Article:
What Is Gastroesophageal Reflux Disease (GERD)?
Gastroesophageal reflux disease (GERD) is also known as peptic esophagitis, reflux esophagitis, or chronic heartburn is a condition where the contents of the stomach such as food or liquids, regurgitate or leak backwards from the stomach into the esophagus causing irritation of the esophagus and heartburn along with other symptoms. GERD is a condition where there is back flow of the stomach contents into the esophagus which causes symptoms in a patient. Many of the patients respond well to conservative treatment such as making lifestyle changes and taking medications like antacids and proton pump inhibitors.
Causes And Risk Factors Of Gastroesophageal Reflux Disease (GERD) or Chronic Heartburn
After the food is consumed, it passes from the throat to the stomach via esophagus (food pipe/swallowing tube). From the stomach, the food is prevented from moving backwards into the esophagus by a circle of muscle fibers known as the esophageal sphincter or LES. If there is any problem with the functioning of this sphincter muscle, then the food, liquid and stomach acid tends to leak back into the esophagus resulting in a condition known as acid reflux or gastroesophageal reflux. Acid reflux causes symptoms in a patient and may also damage the esophagus.
The Risk Factors For Gastroesophageal Reflux Disease (GERD) or Chronic Heartburn Include:
- Alcohol (probably).
- Hiatal Hernia.
- Certain medications may worsen the reflux such as anticholinergics, beta-blockers, calcium-channel blockers, dopamine-active drugs for Parkinson’s disease, bronchodilators for asthma, progestin for birth control or abnormal menstrual bleeding, sedatives, and tricyclic antidepressants.
Sign And Symptoms Of Gastroesophageal Reflux Disease (GERD) or Chronic Heartburn
Common Symptoms Of Gastroesophageal Reflux Disease (GERD) or Chronic Heartburn:
- A sensation of food being stuck behind the breastbone (sternum).
- Burning pain (heartburn) behind the breastbone which may be increased by eating, bending, stooping or lying down; occurs or worsens at night and is relieved by antacids.
- Feeling of nausea after eating.
Less Common Symptoms of Gastroesophageal Reflux Disease (GERD) or Chronic Heartburn Include:
- Regurgitation of food or bringing back up of the food.
- Coughing or wheezing.
- Difficulty in swallowing.
- Change in voice or hoarseness.
- Sore throat.
Serious Symptoms Of Gastroesophageal Reflux Disease (GERD) or Chronic Heartburn Include:
- Shortness of Breath.
- Feeling Full After Eating Only A Small Amount.
- Recurrent Vomiting.
- Hoarseness of Voice.
- Loss of Appetite.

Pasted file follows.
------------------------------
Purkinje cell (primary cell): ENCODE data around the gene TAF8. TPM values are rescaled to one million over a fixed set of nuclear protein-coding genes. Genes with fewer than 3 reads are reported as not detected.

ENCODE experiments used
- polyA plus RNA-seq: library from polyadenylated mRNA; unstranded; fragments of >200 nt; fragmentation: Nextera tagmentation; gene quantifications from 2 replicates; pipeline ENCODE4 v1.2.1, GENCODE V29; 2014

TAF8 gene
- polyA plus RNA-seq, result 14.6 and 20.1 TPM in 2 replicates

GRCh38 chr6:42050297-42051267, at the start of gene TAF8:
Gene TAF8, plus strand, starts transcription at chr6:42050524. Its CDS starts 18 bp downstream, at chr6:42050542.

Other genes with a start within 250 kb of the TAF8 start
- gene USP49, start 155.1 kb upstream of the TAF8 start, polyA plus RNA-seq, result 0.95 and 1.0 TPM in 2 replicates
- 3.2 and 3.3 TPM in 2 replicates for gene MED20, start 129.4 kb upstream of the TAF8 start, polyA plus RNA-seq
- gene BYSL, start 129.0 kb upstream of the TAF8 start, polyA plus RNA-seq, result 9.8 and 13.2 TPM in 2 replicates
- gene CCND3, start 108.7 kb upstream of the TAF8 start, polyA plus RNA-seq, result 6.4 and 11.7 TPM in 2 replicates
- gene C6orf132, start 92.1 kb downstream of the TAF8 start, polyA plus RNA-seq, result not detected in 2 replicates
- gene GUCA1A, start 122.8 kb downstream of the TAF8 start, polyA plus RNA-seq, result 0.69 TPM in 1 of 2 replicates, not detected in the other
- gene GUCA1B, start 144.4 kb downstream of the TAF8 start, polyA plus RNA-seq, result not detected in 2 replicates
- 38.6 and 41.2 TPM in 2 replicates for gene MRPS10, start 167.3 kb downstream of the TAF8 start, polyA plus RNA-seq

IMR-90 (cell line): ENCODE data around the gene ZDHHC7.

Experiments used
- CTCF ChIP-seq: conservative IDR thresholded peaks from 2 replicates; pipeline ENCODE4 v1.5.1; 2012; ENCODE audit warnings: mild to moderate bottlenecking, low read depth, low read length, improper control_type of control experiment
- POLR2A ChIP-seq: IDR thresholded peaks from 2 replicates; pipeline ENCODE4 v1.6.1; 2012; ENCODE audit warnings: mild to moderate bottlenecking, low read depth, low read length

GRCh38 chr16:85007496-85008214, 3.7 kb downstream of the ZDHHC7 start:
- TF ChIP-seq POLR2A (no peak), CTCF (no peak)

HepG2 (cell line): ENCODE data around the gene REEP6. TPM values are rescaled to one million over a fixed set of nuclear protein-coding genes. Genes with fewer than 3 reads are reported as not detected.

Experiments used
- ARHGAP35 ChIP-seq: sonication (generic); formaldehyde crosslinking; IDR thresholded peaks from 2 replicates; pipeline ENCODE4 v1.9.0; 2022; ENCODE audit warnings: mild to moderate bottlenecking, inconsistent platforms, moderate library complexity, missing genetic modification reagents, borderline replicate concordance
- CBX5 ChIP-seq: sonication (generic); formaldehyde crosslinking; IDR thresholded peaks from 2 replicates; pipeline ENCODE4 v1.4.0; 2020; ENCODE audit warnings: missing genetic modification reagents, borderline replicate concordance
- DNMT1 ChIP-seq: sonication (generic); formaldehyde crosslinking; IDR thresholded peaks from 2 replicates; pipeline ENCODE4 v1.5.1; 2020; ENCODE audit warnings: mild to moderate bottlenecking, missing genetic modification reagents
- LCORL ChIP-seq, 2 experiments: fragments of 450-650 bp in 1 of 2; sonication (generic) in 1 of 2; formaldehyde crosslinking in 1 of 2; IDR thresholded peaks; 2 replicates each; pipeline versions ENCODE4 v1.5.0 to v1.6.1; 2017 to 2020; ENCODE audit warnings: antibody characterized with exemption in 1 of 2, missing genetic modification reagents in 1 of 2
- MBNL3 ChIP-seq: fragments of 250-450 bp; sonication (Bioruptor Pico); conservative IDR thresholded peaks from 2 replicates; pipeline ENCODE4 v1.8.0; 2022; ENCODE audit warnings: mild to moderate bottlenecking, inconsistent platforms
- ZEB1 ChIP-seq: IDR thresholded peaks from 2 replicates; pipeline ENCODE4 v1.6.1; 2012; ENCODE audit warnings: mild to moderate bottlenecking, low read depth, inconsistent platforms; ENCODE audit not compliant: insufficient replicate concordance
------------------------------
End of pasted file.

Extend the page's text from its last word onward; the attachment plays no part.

- Weight Loss.
- Dysphagia (difficulty swallowing) or Odynophagia (pain with swallowing).
Tests To Diagnose Gastroesophageal Reflux Disease (GERD) or Chronic Heartburn
Tests may not be required if the symptoms are mild. For severe and persistent symptoms the following tests are done:
- Esophagogastroduodenoscopy (EGD).
- Barium Swallow.
- Continuous Esophageal pH Monitoring.
- Esophageal Manometry.
- If the stool occult blood test is positive, then it helps in the diagnosis that the bleeding is from irritation in the esophagus, stomach or intestines.
Treatment For Gastroesophageal Reflux Disease (GERD) or Chronic Heartburn
- Making lifestyle changes help a lot in treating the symptoms.
- Avoid foods which are aggravating the symptoms.
- Changes in the sleep routine are also beneficial.
- Avoid drugs/painkillers like aspirin, ibuprofen or naproxen as they cause further irritation. For relieving pain, always take acetaminophen (Tylenol).
- Always take medicines with lots of water.
- When your physician prescribes a new medicine for you, always remember to ask if the new med will cause worsening of your heartburn.
- Over-the-counter antacids can be used after meals and at bedtime, although their effect may not be long lasting. Some of the common side effects of antacids are diarrhea or constipation.
- There are other over-the-counter and prescription drugs for GERD which work more slowly than antacids, but are beneficial in giving longer lasting relief. These are proton pump inhibitors (PPIs) which help in decreasing the production of acid in the stomach. H2 blockers (antagonists) also help in reducing the amount of acid which is released in the stomach.
- Surgery such as anti-reflux operations (fundoplication etc.) can be considered for those patients who have persistent symptoms despite making lifestyle changes and trying all the above mentioned medicines. Symptoms improve after the surgery, but medicines may still be required for the heartburn.
- There are also new therapies available for reflux, which can be done through an endoscope.
Prognosis is good as majority of the patients respond well to lifestyle changes and medications. Although there are many patients who require continuing with taking medications in order to control their symptoms.
Complications of Gastroesophageal Reflux Disease (GERD) or Chronic Heartburn Include: Asthma, Barrett’s esophagus, bronchospasm, dental problems, voice hoarseness or chronic cough, esophageal ulcer and stricture, which is a narrowing of the esophagus because of scarring.